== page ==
I want to ask about torque. We hear about the incredible amounts of torque from electric motors. Will the drive shaft & U-Joints, diff and rear axels on your Midget handle the torque from this motor?

Also, reversing - just a switch?

Havenor Avatar
Havenor Richard Costa
Fairhaven, MA, USA   USA
That motor has to be a beast. The HP has to be double, triple, the MG engine?

jbman Avatar
jbman Silver Member Jefferson Black
Colorado Springs, CO, USA   USA
In short... yes smiling smiley it took a second to get used to, and I burned out a couple of times in reverse! Some people have the reverse switch add a resistor to the throttle wire to reduce the input. Most throttles are 0-5k or 0-5v, so adding a resistor dramatically reduces the throttle signal to make things feel more natural. I might do that some day.

In reply to # 3711025 by refisk So Jefferson, that means your car will go 100 mph in reverse - right? grinning smiley

Some microcars with 2 stroke engines were set up the same way. When you needed to back up you came to a stop, turned off the engine, flipped a switch, and restarted the engine which was now running in the opposite direction so you could back up.

BMac Avatar
BMac Brendan MacRae
Grass Valley, CA, USA   USA
Wow - well, 300 ft pounds is less than torque than I expected but still huge compared to the 75 foot pounds from the standard high compression version of the 65hp 1275cc engine from the factory (although this car I guess had the 1500 - similar specs I would assume - but slightly more torque).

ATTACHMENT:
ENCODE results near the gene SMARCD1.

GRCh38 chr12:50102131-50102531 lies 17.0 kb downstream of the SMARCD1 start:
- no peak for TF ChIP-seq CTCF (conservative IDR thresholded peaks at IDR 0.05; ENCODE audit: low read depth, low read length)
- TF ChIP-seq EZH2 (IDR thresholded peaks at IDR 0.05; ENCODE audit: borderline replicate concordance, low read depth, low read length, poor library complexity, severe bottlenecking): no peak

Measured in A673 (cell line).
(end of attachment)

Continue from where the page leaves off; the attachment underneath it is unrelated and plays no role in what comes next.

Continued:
No wonder the rear end is getting twisty! I think traction bars would is a good idea.

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jbman Avatar
jbman Silver Member Jefferson Black
Colorado Springs, CO, USA   USA
You can really go ham with these builds. Mine is very mild compared to what's possible. Add bigger motors, more amps, etc, and things get really ridiculous. This guy's car is old, now, but he was at nearly 800 ft lbs of torque: White Zombie. The new Tesla Roadster is capable of 7376 ft lbs of torque. That just boggles my mind.

In reply to # 3711036 by BMac Wow - well, 300 ft pounds is less than torque than I expected but still huge compared to the 75 foot pounds from the standard high compression version of the 65hp 1275cc engine from the factory (although this car I guess had the 1500 - similar specs I would assume - but slightly more torque).

No wonder the rear end is getting twisty! I think traction bars would is a good idea.

jbman Avatar
jbman Silver Member Jefferson Black
Colorado Springs, CO, USA   USA